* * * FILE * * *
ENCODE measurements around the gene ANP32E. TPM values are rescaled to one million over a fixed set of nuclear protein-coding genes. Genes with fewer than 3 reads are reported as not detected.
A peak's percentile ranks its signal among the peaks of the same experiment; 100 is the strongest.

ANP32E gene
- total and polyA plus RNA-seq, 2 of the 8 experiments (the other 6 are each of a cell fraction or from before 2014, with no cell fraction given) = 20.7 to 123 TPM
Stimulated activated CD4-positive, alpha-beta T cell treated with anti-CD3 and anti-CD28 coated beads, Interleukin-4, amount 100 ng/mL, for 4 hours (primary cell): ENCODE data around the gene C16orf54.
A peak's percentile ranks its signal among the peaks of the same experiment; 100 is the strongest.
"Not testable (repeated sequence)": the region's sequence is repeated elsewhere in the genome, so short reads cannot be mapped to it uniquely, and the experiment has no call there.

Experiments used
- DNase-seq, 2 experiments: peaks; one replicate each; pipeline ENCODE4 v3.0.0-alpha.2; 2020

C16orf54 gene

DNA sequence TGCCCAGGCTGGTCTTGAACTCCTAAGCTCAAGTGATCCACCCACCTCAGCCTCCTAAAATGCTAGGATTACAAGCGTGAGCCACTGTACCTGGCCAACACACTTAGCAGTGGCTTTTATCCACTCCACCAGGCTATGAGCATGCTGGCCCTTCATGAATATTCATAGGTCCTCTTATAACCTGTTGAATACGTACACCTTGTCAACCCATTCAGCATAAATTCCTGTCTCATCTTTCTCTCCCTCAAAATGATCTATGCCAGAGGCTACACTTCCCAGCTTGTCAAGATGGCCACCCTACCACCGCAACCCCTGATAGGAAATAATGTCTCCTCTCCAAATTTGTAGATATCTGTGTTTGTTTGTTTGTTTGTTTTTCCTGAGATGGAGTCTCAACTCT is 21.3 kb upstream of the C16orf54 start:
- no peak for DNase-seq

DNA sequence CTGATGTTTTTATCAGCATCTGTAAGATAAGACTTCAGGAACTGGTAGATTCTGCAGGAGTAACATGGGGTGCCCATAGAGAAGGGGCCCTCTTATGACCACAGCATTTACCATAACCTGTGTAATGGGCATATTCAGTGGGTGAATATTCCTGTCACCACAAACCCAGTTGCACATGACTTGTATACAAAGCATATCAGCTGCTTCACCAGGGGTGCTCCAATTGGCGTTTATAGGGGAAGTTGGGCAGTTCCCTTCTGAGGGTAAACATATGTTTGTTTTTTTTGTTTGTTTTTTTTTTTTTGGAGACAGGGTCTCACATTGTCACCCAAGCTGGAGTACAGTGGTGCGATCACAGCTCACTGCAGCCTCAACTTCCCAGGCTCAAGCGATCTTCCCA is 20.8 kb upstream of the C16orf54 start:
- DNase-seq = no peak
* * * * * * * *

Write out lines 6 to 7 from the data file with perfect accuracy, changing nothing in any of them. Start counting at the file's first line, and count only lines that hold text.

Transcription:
A peak's percentile ranks its signal among the peaks of the same experiment; 100 is the strongest.
"Not testable (repeated sequence)": the region's sequence is repeated elsewhere in the genome, so short reads cannot be mapped to it uniquely, and the experiment has no call there.